Chapter 36: One More Night

     Mulder eases down onto the stump, cringing. He’s more than overdone it, his leg feels useless, no longer able to bear his weight. The last part of the walk back was a struggle, with Scully volunteering as a human crutch, and their group arrives subdued and beaten for the second time.

     He watches as she goes for the first aid kit, shakes out four ibuprofen, placing them in his palm. He pops the pills in his mouth, crunching them to a fine, bitter powder.

     “I wish we had ice to take the swelling down,” she frets, grabbing her sleeping bag, unrolling it, wrapping it around Mulder’s shoulders.

     “I’ll be fine, Scully. We have other things to worry about,” he murmurs, tilting his head toward the boy, who sits across from him. The intensity in his eyes is as familiar as Mulder’s own reflection, his pale skin translucent in the cold light of a camp lantern. Scully grabs another blanket, unfolding it for him, but he rejects the comfort with a terse shake of his head. 

     She turns her attention to the fire pit, nursing the abandoned flames back to life, before finally taking a seat next to Mulder.

     “So what do you want to know?”

     The first question tumbles from his lips without hesitation. “How do I know you’re telling the truth?”

     “You don’t,” Scully replies, the best answer she can give. “We’ve shown you everything we have. I have memories…you could read them if you wanted, if it would help.”

     If this intrigues him, it doesn’t show. He’s not so easily distracted. “Are you from the project?”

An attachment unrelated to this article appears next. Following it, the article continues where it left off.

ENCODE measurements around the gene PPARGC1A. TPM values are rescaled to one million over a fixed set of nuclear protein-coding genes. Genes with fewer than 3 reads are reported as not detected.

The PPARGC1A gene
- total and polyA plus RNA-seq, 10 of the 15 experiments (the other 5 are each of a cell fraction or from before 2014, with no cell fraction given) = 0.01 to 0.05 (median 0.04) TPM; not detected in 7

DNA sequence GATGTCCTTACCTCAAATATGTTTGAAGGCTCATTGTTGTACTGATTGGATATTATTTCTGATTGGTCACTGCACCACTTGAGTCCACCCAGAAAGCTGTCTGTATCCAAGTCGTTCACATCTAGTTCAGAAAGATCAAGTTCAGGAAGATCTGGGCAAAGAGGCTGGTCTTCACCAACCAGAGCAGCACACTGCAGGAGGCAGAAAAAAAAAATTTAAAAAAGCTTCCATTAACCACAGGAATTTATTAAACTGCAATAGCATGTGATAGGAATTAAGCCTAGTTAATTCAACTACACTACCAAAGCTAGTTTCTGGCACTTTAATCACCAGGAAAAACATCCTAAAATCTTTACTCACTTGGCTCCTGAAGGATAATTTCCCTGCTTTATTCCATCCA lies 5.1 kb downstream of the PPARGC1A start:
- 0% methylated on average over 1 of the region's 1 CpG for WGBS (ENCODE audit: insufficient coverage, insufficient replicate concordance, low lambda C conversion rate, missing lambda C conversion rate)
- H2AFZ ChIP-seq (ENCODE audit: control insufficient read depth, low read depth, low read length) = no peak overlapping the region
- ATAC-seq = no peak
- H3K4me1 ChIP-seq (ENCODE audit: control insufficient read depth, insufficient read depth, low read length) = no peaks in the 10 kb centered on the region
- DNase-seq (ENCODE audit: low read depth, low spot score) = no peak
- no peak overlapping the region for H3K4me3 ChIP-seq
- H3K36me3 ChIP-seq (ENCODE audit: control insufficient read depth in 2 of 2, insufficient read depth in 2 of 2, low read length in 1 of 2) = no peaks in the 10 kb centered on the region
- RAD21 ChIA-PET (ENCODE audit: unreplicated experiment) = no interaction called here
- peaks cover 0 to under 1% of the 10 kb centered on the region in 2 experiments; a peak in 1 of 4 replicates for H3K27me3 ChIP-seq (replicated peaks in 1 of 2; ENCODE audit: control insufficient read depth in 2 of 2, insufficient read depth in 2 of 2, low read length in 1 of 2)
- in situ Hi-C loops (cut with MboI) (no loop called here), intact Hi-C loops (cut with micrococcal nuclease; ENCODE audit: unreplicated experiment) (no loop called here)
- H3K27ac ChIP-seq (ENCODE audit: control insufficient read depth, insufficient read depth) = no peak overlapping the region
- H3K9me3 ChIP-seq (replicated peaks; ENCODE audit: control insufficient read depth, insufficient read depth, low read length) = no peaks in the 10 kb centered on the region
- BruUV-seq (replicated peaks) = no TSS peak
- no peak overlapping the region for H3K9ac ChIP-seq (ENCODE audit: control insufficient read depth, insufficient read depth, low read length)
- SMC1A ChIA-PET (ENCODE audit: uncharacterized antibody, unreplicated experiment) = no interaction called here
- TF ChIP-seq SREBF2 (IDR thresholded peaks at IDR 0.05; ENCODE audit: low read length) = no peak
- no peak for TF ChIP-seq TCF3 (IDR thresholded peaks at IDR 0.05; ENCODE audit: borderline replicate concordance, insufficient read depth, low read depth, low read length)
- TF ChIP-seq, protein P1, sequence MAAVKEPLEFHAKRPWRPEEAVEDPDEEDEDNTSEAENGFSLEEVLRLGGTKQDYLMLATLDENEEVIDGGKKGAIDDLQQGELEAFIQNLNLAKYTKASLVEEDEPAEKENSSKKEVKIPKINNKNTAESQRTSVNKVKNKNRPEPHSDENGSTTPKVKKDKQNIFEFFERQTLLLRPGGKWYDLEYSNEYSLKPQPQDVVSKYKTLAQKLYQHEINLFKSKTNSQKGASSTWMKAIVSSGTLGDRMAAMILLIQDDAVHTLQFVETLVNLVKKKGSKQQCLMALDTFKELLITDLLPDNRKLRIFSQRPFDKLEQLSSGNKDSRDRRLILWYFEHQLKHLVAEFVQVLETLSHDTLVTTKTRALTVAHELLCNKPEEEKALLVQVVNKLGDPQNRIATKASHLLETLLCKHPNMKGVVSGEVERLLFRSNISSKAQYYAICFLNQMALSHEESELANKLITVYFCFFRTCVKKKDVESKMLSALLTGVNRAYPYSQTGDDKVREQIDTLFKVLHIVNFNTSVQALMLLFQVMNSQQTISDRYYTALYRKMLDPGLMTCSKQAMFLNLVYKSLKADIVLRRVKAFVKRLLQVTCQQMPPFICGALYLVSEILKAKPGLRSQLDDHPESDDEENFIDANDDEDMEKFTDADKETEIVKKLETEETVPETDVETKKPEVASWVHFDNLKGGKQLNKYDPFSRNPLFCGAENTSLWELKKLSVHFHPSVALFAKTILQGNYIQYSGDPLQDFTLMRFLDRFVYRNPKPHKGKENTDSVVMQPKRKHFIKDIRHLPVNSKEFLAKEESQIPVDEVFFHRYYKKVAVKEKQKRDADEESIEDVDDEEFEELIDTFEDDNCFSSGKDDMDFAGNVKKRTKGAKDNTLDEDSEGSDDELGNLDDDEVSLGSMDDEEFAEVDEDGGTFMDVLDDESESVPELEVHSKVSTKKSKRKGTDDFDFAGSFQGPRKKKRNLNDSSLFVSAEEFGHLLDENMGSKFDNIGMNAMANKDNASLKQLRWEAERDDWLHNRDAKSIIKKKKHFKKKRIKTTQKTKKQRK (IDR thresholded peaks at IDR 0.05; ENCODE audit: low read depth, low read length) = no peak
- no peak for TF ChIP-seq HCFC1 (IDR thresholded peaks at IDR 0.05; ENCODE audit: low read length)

“No! No, nothing like that,” she pauses. “As FBI agents, we uncovered conspiracies like Project Ultimam. We worked to expose them and the men responsible, to bring justice…to find the truth,” She looks at Mulder, but he’s staring into the firelight, dazed. “But I don’t know that we were successful.”

     “So what do you want from me, then? Why did you bring me out here?” The boy’s hands are clenched into fists on his knees, trembling slightly. She wishes he’d take the blanket that sits at his feet.

     “We want to protect you, Isaac. That’s all I’ve ever wanted.”

     “You don’t want to…to take me?”

     She shakes her head. “We wouldn’t try to take you from your family—because they were your family, Isaac. We’re just the…the genetic material,” she whispers. It’s true, as much as it hurts to say it. “I don’t want to replace your mother, or Mulder your father. You have to believe that we had your best interests at heart. We only wanted to make sure you were safe.”

     “Why didn’t you tell me before?”

     Scully presses her lips together. “I didn’t want to burden you, given everything you’d been through…with the attacks, your mother…but I know now that was a mistake. I should have told you.” She looks him in the eye. “And there’s no excuse, no apology I can offer that would make that right. But I’m sorry.”

     He glares at her, the quiet between them stretched taut. “My mom…did she know?”

     Scully nods. “I told her who we were shortly before she passed. I hoped she would tell you, but she didn’t have the chance. I think she would have, in time.”

     His eyes go cloudy and he looks down, hiding tears, the grief for his lost mother palpable. She wants to reach out to him and hold him, but it would be wrong.

     “Why did you give me up?”